A local rivers charity has secured £1.6 million to raise awareness of the plight of our rivers and restore them for the benefit of our wildlife and communities.
The Ribble Rivers Trust landed the funds - which were granted from the National Lottery players through the Heritage Lottery Fund (HLF) - and has been shaping their £3.2 million project, which will now be delivered until 2020.
Entitled ‘Ribble Life Together’, this programme of physical improvement projects and activities will span the entire Ribble Catchment, from the source of the Ribble in the Yorkshire Dales, down to the estuary at Lytham, taking in the rivers Calder, Hodder, and Darwen.
"The project involves planting thirty new riparian woodlands and constructing 15 new wetlands at priority areas to help reduce pollution, increase biodiversity, provide natural flood risk management, and reduce climate change impacts," said Jack Spees, Chief Executive of Ribble Rivers Trust.
"Hopefully this will create a lasting legacy for the catchment and the communities that live and work here.”
Additionally, 14 new fish passes will also be installed on weirs that currently prevent the natural migration of fish, while scientific monitoring will determine how much the river environment improves as a result of these interventions.
According to the Environment Agency, only 21% of the Ribble Catchment’s rivers currently achieve a good ecological standard, with the remainder suffering from urban and industrial pollution, agricultural impacts, fragmented habitat, and mistreatment by the general public.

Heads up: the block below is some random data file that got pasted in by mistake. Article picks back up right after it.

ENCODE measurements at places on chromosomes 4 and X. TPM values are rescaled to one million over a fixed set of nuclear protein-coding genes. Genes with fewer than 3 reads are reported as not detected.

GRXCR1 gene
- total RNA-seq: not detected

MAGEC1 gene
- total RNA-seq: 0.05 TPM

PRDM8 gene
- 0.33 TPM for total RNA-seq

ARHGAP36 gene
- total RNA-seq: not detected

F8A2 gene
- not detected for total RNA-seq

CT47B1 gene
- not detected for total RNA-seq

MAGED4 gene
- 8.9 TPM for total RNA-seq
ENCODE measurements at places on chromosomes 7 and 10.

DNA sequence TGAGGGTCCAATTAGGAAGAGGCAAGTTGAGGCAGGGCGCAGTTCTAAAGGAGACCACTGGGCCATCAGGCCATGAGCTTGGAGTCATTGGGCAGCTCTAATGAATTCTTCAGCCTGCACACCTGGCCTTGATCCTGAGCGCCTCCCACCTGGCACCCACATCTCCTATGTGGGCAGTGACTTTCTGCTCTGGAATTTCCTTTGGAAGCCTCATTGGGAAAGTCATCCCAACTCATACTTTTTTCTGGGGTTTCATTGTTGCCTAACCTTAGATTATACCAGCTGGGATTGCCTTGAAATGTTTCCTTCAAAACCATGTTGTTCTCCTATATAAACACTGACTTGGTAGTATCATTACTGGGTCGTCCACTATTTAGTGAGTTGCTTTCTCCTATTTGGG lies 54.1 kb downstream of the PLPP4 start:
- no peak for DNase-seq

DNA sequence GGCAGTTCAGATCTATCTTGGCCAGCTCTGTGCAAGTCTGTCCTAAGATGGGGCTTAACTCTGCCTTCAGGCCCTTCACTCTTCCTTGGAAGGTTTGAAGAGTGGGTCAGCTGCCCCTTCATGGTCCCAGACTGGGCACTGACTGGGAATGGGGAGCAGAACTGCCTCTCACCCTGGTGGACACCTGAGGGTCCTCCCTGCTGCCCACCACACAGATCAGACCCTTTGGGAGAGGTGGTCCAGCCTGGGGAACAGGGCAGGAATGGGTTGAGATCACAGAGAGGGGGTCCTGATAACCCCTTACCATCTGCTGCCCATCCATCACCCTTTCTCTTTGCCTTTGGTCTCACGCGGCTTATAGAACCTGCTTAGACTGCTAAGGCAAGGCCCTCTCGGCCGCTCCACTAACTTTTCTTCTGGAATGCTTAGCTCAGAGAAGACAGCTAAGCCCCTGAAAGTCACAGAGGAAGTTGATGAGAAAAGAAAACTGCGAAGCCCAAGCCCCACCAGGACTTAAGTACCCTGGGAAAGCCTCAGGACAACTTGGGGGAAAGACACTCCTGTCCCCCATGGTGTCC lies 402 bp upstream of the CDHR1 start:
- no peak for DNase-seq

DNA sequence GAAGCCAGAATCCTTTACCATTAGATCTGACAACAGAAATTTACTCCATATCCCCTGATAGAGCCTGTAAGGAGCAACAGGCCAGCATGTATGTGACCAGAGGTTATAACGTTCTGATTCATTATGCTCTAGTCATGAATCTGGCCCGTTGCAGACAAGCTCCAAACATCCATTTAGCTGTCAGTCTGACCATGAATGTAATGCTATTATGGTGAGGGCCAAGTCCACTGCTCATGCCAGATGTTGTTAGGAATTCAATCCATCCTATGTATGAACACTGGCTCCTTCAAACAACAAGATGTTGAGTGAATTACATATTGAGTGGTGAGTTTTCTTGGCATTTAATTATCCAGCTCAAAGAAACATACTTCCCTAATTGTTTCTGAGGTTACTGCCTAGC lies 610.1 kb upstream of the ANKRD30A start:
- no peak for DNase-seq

“This is a wonderfully ambitious project, which will have a significant impact on the entirety of the Ribble Catchment," said Nathan Lee, Head of the Heritage Lottery Fund in the North West. "Ribble Life Together will inspire the local community and drive positive change."
A better relationship between communities and their rivers is key, with people invited to get involved in the project in a variety of ways, from attending volunteer events and conservation training workshops, to geocaching competitions, guided river walks, augmented reality videos, and oral history.
Schools will also be offered educational visits that will help children learn about the importance of healthy rivers and the wildlife that lives within them, and encourage them to get into the habit of caring for the environment from an early age.
Head to www.ribblelifetogether.org to access a hub of information for people wanting to know more about the project and their local rivers in general, while the grant will be celebrated at a launch day at Brockholes on 7th July, which is open to everyone.